In other words, you may think your money is helping disaster relief in Japan. But from the press releases we’ve seen today, no US-based nonprofits are actually deploying to Japan yet.
The diction is almost universal across some of the biggest, most respected relief organisations in the world. Just take a look at The American Red Cross’ last press release:
“The American Red Cross stands ready and willing to assist following a magnitude 8.9 earthquake in Japan and the resulting tsunami that affected other countries in the Pacific region…To date, the Red Cross has not received any requests for blood from the Japanese Red Cross, the Japanese government or the U.S. State Department.”
(Highlights added for emphasis.)
So everyone who’s texting to donate to the Red Cross isn’t actually reaching Japan. Not yet. And they might not – ever.
This example isn’t intended to single out The American Red Cross. From what we can tell, every major relief organisation with an American chapter is doing the same thing: raising funds for if and when they’re deployed to Japan or anywhere else affected by the day’s events. Doctors Without Borders may be an exception, as they’ve sent a scouting crew ahead.
We were unable to reach The American Red Cross or a few other organisations for comment, but we did talk to Charity Navigator about the ordeal, one of the leading authorities on nonprofits – particularly on how nonprofits are spending their money.
They confirmed, it doesn’t appear that Japan has asked anyone for outside assistance just yet. And we have no way of knowing if they’ll actually need it.
“Every disaster is different. It’s too early to tell [if Japan needs outside assistance] ,” explained Charity Navigator VP Sandra Miniutti. “Waiting 24-36 hours to donate wouldn’t be a bad thing,”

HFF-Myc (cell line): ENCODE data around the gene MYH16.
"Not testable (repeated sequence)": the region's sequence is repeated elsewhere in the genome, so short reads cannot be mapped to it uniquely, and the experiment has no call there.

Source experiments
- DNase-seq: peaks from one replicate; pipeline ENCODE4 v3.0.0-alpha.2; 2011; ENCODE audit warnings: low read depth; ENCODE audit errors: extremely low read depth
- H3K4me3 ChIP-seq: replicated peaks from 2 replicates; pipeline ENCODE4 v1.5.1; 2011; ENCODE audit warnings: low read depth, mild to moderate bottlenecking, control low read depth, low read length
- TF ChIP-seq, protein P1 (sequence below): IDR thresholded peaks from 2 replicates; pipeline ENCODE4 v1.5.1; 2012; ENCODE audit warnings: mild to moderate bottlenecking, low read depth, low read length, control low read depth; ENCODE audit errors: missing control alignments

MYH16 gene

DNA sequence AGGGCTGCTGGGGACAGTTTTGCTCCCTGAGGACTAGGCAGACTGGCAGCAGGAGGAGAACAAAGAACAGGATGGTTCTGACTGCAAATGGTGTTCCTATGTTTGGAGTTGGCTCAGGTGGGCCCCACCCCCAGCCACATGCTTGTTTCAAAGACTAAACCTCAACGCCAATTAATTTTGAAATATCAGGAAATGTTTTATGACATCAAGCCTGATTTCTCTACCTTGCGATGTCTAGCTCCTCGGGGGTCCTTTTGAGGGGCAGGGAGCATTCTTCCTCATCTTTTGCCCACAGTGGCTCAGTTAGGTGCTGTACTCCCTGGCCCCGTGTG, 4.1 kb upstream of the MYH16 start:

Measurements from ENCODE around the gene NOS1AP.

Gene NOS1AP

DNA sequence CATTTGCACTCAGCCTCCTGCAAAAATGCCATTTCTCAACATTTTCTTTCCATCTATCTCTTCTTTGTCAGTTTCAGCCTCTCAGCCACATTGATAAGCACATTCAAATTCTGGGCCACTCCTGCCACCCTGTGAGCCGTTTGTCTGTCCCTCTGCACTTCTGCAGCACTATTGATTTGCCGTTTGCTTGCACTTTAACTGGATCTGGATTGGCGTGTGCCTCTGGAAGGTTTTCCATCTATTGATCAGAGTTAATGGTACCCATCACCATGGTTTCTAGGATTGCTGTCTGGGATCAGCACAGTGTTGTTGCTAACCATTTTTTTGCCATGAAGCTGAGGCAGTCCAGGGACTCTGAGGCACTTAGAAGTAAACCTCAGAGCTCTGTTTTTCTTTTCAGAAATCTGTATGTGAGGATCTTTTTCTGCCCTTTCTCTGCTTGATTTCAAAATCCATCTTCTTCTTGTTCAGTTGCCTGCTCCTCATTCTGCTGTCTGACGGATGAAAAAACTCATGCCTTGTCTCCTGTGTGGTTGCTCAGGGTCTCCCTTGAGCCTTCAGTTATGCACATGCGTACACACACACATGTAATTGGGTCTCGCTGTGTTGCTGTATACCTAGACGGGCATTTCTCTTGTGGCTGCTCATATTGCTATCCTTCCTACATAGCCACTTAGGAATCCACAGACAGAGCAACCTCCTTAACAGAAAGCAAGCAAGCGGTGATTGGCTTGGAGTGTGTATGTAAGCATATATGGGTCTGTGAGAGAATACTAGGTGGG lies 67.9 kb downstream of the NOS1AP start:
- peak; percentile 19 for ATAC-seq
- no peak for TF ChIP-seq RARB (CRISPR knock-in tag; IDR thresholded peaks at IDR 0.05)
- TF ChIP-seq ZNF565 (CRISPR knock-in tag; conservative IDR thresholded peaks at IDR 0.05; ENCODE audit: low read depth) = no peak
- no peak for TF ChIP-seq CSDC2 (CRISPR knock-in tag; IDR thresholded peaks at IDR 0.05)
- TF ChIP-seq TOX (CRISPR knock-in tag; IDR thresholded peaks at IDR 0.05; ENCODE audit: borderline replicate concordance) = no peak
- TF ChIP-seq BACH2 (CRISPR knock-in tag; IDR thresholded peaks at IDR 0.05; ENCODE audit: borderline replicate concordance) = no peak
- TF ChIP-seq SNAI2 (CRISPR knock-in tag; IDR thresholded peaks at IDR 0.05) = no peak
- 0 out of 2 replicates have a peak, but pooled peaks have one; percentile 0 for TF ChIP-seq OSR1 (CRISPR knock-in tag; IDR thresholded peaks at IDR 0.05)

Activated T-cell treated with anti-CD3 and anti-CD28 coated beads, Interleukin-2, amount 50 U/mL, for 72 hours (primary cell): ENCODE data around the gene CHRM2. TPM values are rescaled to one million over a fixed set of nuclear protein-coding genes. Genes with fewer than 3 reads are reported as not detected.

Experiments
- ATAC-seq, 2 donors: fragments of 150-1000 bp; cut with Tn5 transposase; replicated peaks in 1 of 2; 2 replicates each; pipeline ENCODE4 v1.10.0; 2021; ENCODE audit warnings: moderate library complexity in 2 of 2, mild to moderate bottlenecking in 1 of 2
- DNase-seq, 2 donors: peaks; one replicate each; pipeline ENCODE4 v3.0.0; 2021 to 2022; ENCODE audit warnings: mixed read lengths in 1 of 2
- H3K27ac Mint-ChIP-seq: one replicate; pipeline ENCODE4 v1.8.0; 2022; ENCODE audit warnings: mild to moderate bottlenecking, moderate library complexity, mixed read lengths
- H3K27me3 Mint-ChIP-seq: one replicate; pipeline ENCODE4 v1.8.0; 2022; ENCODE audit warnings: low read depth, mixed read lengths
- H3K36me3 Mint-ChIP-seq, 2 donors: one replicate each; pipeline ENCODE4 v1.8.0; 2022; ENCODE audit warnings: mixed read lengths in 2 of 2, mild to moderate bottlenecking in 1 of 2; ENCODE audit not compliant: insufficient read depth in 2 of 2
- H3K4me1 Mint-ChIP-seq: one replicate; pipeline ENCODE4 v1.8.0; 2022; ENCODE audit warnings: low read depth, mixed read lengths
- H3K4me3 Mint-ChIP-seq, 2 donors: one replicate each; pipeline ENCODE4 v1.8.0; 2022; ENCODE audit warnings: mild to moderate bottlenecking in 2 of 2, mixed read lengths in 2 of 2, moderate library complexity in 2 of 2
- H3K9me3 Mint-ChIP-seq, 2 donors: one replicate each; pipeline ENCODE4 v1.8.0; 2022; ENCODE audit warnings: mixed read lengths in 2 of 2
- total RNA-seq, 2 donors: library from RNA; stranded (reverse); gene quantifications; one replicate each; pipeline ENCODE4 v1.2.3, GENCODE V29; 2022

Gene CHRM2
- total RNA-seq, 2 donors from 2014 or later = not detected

So why is everyone asking for money? Natural disasters bring in donations. Hurricane Katrina brought $US3.3 billion to date. Haiti has brought in $US1.4 billion so far. And when is the best time to ask someone for money? When he can see floods, fires and other devastation on TV.
If you donate today, that organisation could still provide relief a week, a month or a year (or more) down the line. That delay isn’t necessarily a bad thing, either.
“I think, often times, donors rush to help and the pressure is for the charities to react quickly,” says Miniutti. “It is important to wait and allow the charity effective time to develop a plan…middle to long term development work…”
No one is telling you not to donate – your $US10 or $US50 will most likely help somewhere else that totally needs it if it doesn’t end up in Japan.
It’s just important to know, when you’re passionately sending dollars over text messages, where those dollars actually go. All of us want to help Japan right now. But the sad fact of the matter is, we may not be able to.
For a complete list of excellent nonprofits who have pre-committed assistance to Japan, go here.
Mark Wilson runs a daily donation site called Philanthroper.